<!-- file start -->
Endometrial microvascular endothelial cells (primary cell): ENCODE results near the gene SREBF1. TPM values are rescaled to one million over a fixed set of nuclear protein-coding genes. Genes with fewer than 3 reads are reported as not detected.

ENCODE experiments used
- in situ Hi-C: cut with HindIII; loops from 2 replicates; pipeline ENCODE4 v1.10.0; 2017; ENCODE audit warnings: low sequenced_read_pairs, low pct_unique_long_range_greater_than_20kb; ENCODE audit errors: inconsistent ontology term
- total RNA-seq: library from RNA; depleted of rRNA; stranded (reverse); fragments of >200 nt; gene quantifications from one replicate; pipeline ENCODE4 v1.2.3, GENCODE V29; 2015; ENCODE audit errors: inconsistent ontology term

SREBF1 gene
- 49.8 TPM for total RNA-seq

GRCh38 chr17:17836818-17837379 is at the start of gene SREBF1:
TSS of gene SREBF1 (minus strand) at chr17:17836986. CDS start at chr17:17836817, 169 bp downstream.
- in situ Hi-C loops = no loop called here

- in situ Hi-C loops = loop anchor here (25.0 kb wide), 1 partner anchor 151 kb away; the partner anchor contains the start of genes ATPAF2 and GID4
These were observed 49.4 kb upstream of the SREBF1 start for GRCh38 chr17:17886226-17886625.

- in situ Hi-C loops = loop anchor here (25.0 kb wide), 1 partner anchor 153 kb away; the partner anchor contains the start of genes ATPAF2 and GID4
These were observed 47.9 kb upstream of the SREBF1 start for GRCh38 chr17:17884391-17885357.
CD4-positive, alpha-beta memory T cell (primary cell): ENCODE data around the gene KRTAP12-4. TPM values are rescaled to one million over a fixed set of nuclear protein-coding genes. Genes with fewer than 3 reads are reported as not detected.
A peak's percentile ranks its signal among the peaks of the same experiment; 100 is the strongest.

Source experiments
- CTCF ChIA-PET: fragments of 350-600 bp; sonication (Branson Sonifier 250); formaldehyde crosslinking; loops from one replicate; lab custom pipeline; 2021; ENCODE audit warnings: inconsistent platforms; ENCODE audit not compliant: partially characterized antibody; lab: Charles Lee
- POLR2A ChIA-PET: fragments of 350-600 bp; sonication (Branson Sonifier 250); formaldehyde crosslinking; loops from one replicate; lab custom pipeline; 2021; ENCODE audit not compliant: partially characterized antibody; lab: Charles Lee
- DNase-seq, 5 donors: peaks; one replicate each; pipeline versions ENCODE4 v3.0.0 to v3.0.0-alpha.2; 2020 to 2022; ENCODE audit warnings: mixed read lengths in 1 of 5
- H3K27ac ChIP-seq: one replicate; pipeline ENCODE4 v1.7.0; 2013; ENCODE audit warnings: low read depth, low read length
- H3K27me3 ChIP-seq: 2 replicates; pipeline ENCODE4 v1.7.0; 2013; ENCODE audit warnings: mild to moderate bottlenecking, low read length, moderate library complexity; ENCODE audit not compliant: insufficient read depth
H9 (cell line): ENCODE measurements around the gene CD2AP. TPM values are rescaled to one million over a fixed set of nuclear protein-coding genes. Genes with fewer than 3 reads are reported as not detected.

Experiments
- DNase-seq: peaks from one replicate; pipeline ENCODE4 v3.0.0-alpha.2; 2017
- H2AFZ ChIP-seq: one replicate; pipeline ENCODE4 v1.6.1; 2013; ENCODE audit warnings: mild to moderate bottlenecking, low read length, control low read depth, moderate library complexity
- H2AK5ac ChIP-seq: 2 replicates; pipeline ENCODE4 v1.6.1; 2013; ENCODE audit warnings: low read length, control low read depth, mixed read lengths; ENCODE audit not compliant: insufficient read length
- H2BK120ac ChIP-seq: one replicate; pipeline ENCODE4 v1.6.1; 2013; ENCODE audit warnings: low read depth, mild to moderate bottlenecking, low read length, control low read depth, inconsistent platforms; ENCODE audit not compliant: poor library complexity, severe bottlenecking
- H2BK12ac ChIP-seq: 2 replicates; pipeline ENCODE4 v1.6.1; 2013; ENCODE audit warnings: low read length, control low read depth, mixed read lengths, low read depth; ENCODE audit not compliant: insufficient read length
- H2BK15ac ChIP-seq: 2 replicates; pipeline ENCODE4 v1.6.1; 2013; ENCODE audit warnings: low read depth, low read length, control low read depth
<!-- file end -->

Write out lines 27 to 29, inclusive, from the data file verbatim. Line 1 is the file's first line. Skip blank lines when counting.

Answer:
- H2BK120ac ChIP-seq: one replicate; pipeline ENCODE4 v1.6.1; 2013; ENCODE audit warnings: low read depth, mild to moderate bottlenecking, low read length, control low read depth, inconsistent platforms; ENCODE audit not compliant: poor library complexity, severe bottlenecking
- H2BK12ac ChIP-seq: 2 replicates; pipeline ENCODE4 v1.6.1; 2013; ENCODE audit warnings: low read length, control low read depth, mixed read lengths, low read depth; ENCODE audit not compliant: insufficient read length
- H2BK15ac ChIP-seq: 2 replicates; pipeline ENCODE4 v1.6.1; 2013; ENCODE audit warnings: low read depth, low read length, control low read depth